Патент USA US2405482код для вставки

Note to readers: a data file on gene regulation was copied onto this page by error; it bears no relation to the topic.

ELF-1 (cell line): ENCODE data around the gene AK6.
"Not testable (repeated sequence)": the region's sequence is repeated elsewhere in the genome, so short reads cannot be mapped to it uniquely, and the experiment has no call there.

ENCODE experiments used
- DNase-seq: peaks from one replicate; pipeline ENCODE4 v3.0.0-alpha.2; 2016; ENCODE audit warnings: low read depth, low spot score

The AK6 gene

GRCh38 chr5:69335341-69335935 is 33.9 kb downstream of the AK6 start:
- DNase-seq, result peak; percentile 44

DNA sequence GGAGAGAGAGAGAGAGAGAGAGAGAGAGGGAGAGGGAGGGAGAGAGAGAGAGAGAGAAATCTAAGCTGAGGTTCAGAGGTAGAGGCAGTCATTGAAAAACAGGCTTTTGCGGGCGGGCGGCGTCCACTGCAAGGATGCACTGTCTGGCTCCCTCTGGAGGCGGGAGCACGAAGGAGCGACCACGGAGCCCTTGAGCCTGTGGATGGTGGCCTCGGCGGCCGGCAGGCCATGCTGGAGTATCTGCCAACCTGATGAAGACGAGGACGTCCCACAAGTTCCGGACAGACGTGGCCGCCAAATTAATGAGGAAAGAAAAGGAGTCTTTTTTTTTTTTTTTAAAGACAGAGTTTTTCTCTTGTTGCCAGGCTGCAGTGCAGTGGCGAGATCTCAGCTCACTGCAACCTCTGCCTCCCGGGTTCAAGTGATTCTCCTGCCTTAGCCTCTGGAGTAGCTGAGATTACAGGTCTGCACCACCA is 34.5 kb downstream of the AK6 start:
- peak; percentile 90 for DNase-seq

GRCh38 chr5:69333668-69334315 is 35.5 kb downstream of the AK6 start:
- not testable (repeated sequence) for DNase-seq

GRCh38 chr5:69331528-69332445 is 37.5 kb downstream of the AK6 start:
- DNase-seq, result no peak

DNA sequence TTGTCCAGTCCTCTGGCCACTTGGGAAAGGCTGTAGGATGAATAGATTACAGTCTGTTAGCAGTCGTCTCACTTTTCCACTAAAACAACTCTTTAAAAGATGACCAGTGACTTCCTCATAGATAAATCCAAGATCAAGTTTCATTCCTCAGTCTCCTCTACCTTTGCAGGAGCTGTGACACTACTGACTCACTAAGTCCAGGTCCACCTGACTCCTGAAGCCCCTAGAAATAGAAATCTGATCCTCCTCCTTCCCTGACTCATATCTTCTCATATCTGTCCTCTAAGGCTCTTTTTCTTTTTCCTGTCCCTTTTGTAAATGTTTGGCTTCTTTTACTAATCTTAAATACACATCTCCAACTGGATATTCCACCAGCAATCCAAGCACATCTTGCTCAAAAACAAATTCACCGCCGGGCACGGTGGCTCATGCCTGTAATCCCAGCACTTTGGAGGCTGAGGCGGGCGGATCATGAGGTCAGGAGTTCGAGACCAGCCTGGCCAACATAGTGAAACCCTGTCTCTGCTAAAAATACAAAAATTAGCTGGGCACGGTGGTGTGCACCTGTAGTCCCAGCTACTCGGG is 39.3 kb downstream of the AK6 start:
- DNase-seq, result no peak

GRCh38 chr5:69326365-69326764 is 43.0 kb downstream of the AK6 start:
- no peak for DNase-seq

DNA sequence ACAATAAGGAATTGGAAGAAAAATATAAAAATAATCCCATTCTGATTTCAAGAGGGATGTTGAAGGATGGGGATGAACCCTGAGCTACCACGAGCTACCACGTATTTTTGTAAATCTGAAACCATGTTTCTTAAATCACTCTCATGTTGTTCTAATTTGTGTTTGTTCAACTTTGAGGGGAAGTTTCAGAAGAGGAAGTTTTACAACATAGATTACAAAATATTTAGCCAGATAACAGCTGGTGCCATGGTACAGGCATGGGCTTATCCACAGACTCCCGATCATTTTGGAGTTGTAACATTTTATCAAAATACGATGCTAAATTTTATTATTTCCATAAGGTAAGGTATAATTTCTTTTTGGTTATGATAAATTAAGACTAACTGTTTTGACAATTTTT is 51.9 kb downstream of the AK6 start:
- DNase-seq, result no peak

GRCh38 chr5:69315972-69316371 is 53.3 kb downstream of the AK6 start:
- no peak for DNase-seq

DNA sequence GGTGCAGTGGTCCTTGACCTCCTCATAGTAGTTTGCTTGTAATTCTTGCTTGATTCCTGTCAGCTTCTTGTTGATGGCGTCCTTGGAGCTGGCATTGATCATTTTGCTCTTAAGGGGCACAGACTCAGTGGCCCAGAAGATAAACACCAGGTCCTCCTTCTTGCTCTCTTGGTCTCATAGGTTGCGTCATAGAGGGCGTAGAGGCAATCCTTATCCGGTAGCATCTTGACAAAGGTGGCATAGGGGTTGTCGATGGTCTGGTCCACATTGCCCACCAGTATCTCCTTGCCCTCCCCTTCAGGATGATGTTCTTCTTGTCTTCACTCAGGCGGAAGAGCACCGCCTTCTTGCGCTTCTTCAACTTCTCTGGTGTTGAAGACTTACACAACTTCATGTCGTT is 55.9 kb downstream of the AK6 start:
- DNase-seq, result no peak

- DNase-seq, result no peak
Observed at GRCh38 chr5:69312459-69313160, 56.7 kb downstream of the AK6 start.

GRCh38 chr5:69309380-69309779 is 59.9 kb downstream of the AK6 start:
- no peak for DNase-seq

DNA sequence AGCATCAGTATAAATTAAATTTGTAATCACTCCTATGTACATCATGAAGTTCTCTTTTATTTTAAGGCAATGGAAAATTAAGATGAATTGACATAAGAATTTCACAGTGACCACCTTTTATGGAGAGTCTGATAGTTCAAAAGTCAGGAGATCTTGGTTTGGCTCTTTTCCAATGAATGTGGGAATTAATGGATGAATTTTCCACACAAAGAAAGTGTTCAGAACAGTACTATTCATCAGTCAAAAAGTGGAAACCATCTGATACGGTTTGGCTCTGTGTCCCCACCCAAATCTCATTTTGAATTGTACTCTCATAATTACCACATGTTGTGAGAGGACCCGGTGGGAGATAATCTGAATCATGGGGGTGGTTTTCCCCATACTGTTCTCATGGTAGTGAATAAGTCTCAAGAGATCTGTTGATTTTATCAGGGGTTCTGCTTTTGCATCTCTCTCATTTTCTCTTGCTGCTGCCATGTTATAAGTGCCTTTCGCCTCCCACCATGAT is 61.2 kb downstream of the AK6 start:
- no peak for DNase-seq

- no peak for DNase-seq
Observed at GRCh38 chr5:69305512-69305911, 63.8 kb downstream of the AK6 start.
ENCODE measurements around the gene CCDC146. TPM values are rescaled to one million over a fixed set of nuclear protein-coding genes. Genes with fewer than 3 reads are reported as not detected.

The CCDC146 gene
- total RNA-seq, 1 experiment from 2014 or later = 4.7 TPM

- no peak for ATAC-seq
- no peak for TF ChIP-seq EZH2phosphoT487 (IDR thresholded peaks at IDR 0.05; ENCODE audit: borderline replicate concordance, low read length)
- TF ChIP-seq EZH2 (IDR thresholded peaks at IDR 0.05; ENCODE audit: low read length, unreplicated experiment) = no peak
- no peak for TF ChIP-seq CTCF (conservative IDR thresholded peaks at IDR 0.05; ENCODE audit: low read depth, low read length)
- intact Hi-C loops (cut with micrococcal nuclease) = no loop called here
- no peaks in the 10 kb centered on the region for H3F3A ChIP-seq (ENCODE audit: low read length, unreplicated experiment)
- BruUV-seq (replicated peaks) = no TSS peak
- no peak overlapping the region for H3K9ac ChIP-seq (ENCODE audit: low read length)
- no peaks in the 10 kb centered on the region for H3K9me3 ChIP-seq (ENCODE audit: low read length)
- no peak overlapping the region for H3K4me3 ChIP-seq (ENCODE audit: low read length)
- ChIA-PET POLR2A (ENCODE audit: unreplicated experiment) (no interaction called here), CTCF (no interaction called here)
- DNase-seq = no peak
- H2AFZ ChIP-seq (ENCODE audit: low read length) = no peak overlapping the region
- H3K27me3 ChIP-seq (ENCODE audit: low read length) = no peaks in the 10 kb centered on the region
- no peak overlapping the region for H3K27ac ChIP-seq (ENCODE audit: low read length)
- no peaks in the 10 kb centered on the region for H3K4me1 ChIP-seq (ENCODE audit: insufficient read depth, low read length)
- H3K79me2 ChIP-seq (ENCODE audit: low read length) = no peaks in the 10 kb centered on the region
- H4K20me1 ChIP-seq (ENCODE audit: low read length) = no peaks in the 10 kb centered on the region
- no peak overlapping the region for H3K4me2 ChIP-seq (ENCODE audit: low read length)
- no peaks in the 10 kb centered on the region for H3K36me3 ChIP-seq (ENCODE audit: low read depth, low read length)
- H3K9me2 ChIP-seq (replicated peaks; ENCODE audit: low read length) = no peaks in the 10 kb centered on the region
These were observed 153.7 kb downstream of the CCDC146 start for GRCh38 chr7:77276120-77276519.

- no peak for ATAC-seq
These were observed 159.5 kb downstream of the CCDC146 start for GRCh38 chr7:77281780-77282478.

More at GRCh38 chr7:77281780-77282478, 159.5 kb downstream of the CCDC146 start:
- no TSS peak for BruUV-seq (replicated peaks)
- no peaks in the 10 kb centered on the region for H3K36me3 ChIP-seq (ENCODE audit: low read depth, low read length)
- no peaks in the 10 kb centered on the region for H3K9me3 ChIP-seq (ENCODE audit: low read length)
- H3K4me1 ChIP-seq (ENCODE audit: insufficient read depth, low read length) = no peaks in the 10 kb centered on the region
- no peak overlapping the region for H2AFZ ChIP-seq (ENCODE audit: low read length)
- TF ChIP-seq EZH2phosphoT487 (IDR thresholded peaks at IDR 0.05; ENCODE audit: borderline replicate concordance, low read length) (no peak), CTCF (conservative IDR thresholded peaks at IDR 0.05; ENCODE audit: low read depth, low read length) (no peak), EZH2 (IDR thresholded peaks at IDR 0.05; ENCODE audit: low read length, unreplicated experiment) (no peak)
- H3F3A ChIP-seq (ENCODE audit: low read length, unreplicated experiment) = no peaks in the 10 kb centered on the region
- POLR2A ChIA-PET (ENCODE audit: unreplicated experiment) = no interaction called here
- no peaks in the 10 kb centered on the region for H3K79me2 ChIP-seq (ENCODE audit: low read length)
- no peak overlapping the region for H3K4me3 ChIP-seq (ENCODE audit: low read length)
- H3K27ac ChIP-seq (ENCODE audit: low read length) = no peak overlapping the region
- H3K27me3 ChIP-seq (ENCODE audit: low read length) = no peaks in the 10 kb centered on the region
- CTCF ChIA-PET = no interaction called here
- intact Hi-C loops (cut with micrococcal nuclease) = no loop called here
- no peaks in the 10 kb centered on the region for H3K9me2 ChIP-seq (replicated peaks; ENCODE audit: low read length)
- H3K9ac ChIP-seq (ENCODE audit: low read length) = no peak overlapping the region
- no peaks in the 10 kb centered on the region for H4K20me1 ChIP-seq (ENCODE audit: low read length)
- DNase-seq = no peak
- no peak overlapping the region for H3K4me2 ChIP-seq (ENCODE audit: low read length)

Patented Aug. 6, 1946 2,405,482 UNITED STATES PATENT OFFICE 2,405,482 CHEMICAL PRQDUCTS AND PROCESS OF PREPARING John C. Zimmer, Union, and Arnold J. Morway, Clark Township, Union County, N. J ., assignors to Standard Oil Development Company, a cor poration of Delaware No Drawing. Application September 27, 1941', Serial No. 412,596 1 Claim. (Cl. 260-—125) 1 2 This invention deals essentially with extreme pressure lubricants adapted for carrying much higher loads than can be carried safely by the 27%, G1, 1.5% S, and 1.0% P. This may then be blended in 5% concentration with 85% untreated mineral oil and 10% sulfurized fatty oil, especial usual unblended lubricants. More speci?cally, it involves the use of certain phosphorus, sulfur and sperm oil or sulfurized fatty alcohols, such as cetyl halogen containing compounds for improving the load carrying capacity of ordinary lubricants such alcohol, degras alcohols (e. g. wool fat) to produce a highly suitable extreme-pressure lubricant for ly a non-corrosive sulfurized oil of the type of as mineral lubricating oils. hypoid lubrication, production of cutting oils A number ‘of phosphorus compounds and de (soluble or non-aqueous), and in general, for uses rivatives thereof have been suggested in the art 10 requiring a lubricant capable of withstanding for use as extreme pressure lubricating agents. high load and pressures. Another raw material for the preparation of the blending agent previ These products, however, involve the formation ously described is the by-product overhead “slop” of considerable amounts of sludge during their manufacture or, if prepared from phosphor-us cut from the manufacture of a pour depressor by halides, they may contain f-ree hydrochloric acid the Friedel-Crafts condensation or chlorinated paraffin wax with naphthalene, according to the which is corrosive to steel. ,-Most of them also possess only weak pressure-resisting properties, Davis Patent 1,815,022. This “slop” out, which thereby involving danger of-scoring of the hypoid essentially contains unreacted Wax, naphthalene, simple alkylated naphthalenes, alkylated naph gears or other moving parts lubricated thereby. One purpose of this invention is to avoid these 20 thalenes, etc., is chlorinated to the extent of prior art di?iculties ,by producing a substantially about 20 or 30% Cl before it is reacted with the P483. The composition of such a “slop” cut is non-corrosive extreme pressure agent without ex cessivesludge-formation capable of carrying high loads and retaining its stability over a long period of time. approximately: 25 According to the invention, a halogenated ali ' 20-30% unreacted wax 70-60% alkylated naphthalene Trace wax ole?nes phatic, aromatic-or terpene compound, especially Balance naphthalene (M. P.+40° F.) one of; at least 8-10 carbon atoms, preferably more than '15 carbon atoms, e. g., a chlorinated hydrocarbon such as chlorinated para?'in or petrolatum wax, other, chlorinated petroleum The chlorination of the paraffin wax “slop” out or other starting material is preferably carried out under the following conditions: Chlorine gas is passed through a sintered glass disk (or other suitable. porous gas-dispersing means) into the wax at ambient temperatures fractions, e. g. naphtha, kerosene, or lightvlubri catingoils, etc., or similar material containing at least 5 or 10% chlorine is reacted with 1-10% phosphorus sesquisul?de (P483) , at about 300-400° F. until reaction is substantially complete. Al with an immediate rise in temperature as the chlorine is combined with the wax. The tem though halogenated ‘hydrocarbon materials are preferred in the above reaction, because they re Pisa since they'tend, to produce excessive sludg lng and do not give products-as rich in phos phorus and sulfur. vThe product thus prepared perature is maintained between 150 and 200° F. by controlling the flow of chlorine. Under these conditions an increase in weight of the starting material of approximately 30% is obtained in about 6 ‘hours. When a higher melting point wax is used than slop Wax, the starting temperature may be increased to the melting point of the wax, holding the chlorination temperature in the same range. The product is a clear, dark red liquid. It is essential that a halogenated compound may be neutralized if desired to remove any ex, be reacted with the P433, since ordinary mineral sult in products which are more soluble and more stable in mineral lubricating oils, one may also, under some circumstances, use halogenated ‘fatty acids or esters such as chlor-stearic- acid or chlor ethyl stearate or chlorinated alcohol or ether. Other phosphorus sul?des are not as effective as cess halogen halideliberated by the reaction, and then blended in the lubricating base stock in or fatty oils or other compounds devoid of halo a?in wax containing about 20-40%, or preferably gen, outside of giving excessive sludging, show very little reaction with P483 to give a satisfac toryyield of an oil soluble phosphorus and sul fur-containing product of satisfactory E. P. prop about 30% C1 is heated to 300-400" F. With 2-5% ertiesr The products produced according to the amounts-of l-to 10%, more or less. ' In the preferred embodiment, chlorinated par-‘ 50 Piss, producing ‘a reaction product containing 5.5 present invention have also been found suitable 2,405,482 3. as lubricant anti-oxidants and bearing corrosion inhibitors when employed in small amounts, in the neighborhood of 0.1%. An alternative method which is also satisfac tory but not as convenient as the one just out lined, is to react a fatty or mineral oil or syn thetic oil simultaneously with chlorine and a sul?de of phosphorus, e. g. P4S3, PzSs, P253, PSC13, or mixtures of phosphorus and sulfur. - ‘ 4 ing oil in 5% concentration, and this blend passed the Almen test of 15,000 lbs. (gradual loading), and 13,000 lbs. (shock loading), with excellent pin condition and low frictional readings. These results are surprisingly good compared to the plain oil which only carries 3,000 lbs. on the , Almen machine, both by gradual and shock load mg. During > the introduction of the chlorine If the chlorinated compound is treated with 10 through the P483 suspension in sperm oil, some 3% or less of the phosphorus sul?de in a ?nely divided state at 250 to 370° a- satisfactory product is obtained. Excessive heating, espe cially at higher temperatures, should be avoided, since it is conducive to coking and formation of a less active and stable product. - With larger amount sof phosphorus sul?de, higher tempera tures and longer periods of treating are neces sary. At about 250° F., copious white fumes are liberated, indicating that reaction temperature is reached, and as the heating‘ progresses, some glowing may occur. After the material has PCl5 was formed which condensed on the sides of the flask. This material may be removed and replaced in the sperm oil, if desired. No sludge is formed during this reaction if P4s3 is em ployed, although this is not the case if PzSa of P2Ss or other phosphorus compounds are cooked into fatty or mineral oils. Example 4 10 grams of P4Sa were suspended in 200 grams of a naphthenic type oil having 40 seconds Say bolt viscosity at 210° F. Chlorine wa's'added at a very slow rate with a temperature rise to 175° ' cooled, the product containing chlorine, sulfur F. Chlorine was continuously passed through and phosphorus is dissolved in ordinary lubrie cating oils, with or without the addition of other 25 the suspension until all P433 was completely re acted and in solution. A 5% by weight solution ' blending agents. ‘ of the resulting product in a naphthenic oil of The following examples illustrate some of the 40 seconds Saybolt viscosity at210° F..carried many phases involved in this invention: 14,000 lbs. on the Almen machine,‘ gradual load Example 1 ing. . A wax-naphthalene condensation product ' Example 5 “slop” cut was chlorinated to about 30% chlorine About 98 parts of 118-120° F. melting point per: and treated with phosphorus sesquisul?de as out a?in wax was chlorinated to about 40% chlorine lined above. In the P483 treatment, 3.0% P4S3 content and reacted with 2 parts of P483 at 370°. were added in ?nely divided state and reacted F. maximum temperature. The reaction prod-v with the chlorinated slop wax at 250-300“ F. uctjof the chlorinated wax and Pisa was then When the P4S3 was completely dissolved, white blended with mineral oil and a nonecorrosive sul fumes came over and a small amount of glow oc furized sperm oil, the ?nal blend having the fol-_ curred; after about 15 minutes at 300° F., the reaction was completed. The product was liq 40 lowing composition: uid; The product was then dissolved in 10% concentration to a Pennsylvania gear lubricating oil of 200 seconds Saybolt viscosity at 210° F. Paraf?nic 01‘ naphthenic base‘mineral gear oil.‘ .I The resulting blend carried a load of 15,000 lbs. in (90 seconds viscosity at 2100 R) _____ “a; 83V the Almen test, withilow friction (35) and per fect pin condition. In, the S. A. E. machine test, blend imparted a very slight bronzing to the blend carried a load corresponding to 390 a’ QODPcr strip in the coppers'trip corrosion test. lbs. scale reading at 1000 R. P. M. with a 14.6:1 at 210‘? F. On the S. A.~E. machine test it car loading ratio. In the copper strip corrosion test, rieda load of 320-340 lbs.‘ scale reading at 51000 the blend showed only a slight bronzing of the 50 R. Pall/Land 14.6:1 loading ratio.’ The mineral copper strip after 3 hrs. immersion at 210° F. oil base stock used in this corrosion and load car rying test was the same as used in Example ‘1. Example 2 (It showed a'scale reading of '70 vlbs. under "simi Two parts of P483 reacted with 20 parts- of lar test conditions.) A blend of the mineral oil chlorinated “slop” wax, same material as used , in Example 1 (containing 30% chlorine), were ' dissolved in ‘78 parts of a gear mineral lubricate ing oil of about 140 seconds Saybolt viscosity at and the sulfurized sperm oil, but, not contain_-: ing the Ch1OI'WaX-P4s3 reaction product, showed a corresponding scale readingjof '210,1bs., thus indicating that the chlorwax-PrSz reaction protll 200° F. .In the S. A. El. machine test, the blend uct resulted in a very substantial andunexpected. carried a load corresponding to a 580 lbs. scale 60 improvement in the extreme pressure lubricat reading at 1000 R. P. M. and 14.6:1 loading ratio. Only a slight bronzing of the copper strip in the copper strip test was encountered after 3 hrs. at 210° F. ’ Example 3 ing property, without any substantial ‘increase ,in' corrosive , tendencies. ' ’ . Example 6 ; 7' " ' - . Seven parts of chlorinated wax having a 40%‘ chlorine content were blended with 10 parts ‘of About 10% of P483 (20 g.) was added to sperm oil (200 g.) in a dispersion. While mixing the suspension, chlorine gas, su?icient to react com ture ways-then reacted at 250-370’ F. with ‘0.15 became clear, a stream of ‘air was blown through ried 15,000 lbs. gradual and shockloading onjthe a non-corrosive sulfurizecl 'spern'roil.v This mix-‘ part of Pisa. This cleandark redproduct was pletely with the P4s3, was passed through the suspension for about 30 minutes, during which 70 compounded with 83 parts of mineral gear oil to give a clear, non-sludging extreme7pressure lubri time the temperature rose from about 80° F. to, cant. "Alubricant prepared by thisrnethod, car about 100-150" F. After the reaction mixture the product to ‘remove any free HCl. ‘Afterjair' Almen'machinetest'at 600 REP‘. withexcellent blowing, ‘the product was dissolved in ‘a lubricat 75 pin conditions, ‘and on the vS. A. E. machine test 5 2,405,482 carried a load corresponding to 340 lbs scale read ing at 1000 R. P. M. and 14.6:1 loading ratio. On the copper strip corrosion test (3 hrs. at 210° F.) only a slight bronzing of the copper strip was encountered. This shows that the primary advantageous The mineral oil base stock and the blend of the latter with sulfurized sperm oil, used in this test, were the same as described in Example 4. Other materials such as polymer thickeners or V. I. improvers, soluble metal soaps (e. g. alu minum, zinc or lead naphthenate, calcium stear ate or phenyl stearate, etc.) , anti-oxidants, dyes, features of the present invention are not pre vented from having their bene?cial eifect if the pour inhibitors, resins, voltolized mineral and/or sulfurized sperm oil is added to the chlorinated fatty‘ oils, fatty or mineral residua, or pitches, wax before reaction of the latter with P483. 10 phosphorus esters, oiliness agents, sulfurized ter penes, sulfurized mineral oils and extracts, sul Example 7 fur compounds occurring in petroleum or syn; About 98 parts of melted 118°-120° F. melting thetically prepared sulfur compounds, especially point para?in wax were mixed with 2 parts of those having a low volatility and freedom of odor, P483. In a suitable apparatus, chlorine gas was 15 and the like, may be added to these compositions. passed through the mixture at 150-200° F. until The compounds produced according to this in the mixture had been chlorinated to approxi vention may also be added to grease, industrial mately 40% chlorine content. This material was ' oils and lubricants, Diesel fuels, slushing oils, and air-blown to remove any entrapped hydrochloric the like. acid gas. After air blowing until no appreciable 20 This application is a continuation-in-part of sharp odor was noticed in the product, the clear, application Serial No. 272,594, ?led May 9, 1939, yellow, syrupy product was blended with a non now Patent 2,307,183, issued January 5, 1943. corrosive sulfurized fatty oil and mineral oil to It is not intended that the invention be limited give the following composition: 7% of the above reaction product. to any of the materials which have been men 25 tioned merely as speci?c examples, nor by the speci?c proportions given for the sake of illus tration, nor by any theory as to the mechanism of the invention. This blend, when tested on the S. A. E. ma We claim: chine test, carried a load corresponding to 325/350 The process which consists in treating par scale pull at 1000 R. P. M. and 4.6: 1 loading ratio. 30 a?in Wax with chlorine until it contains about On the copper strip corrosion test (heating 3 hrs. 30%-40% by weight of chlorine, and reacting the at 210° F.) and the General Motors steel corro resultant chlorinated paraffin waxwith about sion test (heating '75 parts of the lubricant and 2%-5% by weight of phosphorus sesquisul?de at 25 parts of water for 18 hours at 200° F. in con 35 a temperature of about 250°-370° F. tact with a steel rod) only a very slight bronz JOHN C. ZIMMER. ing of the copper and no discoloration of the steel ARNOLD J. MORWAY. rod was effected. 10% non-corrosive sperm fatty oil. 83% mineral gear oil (90 vis. Saybolt at 210° F).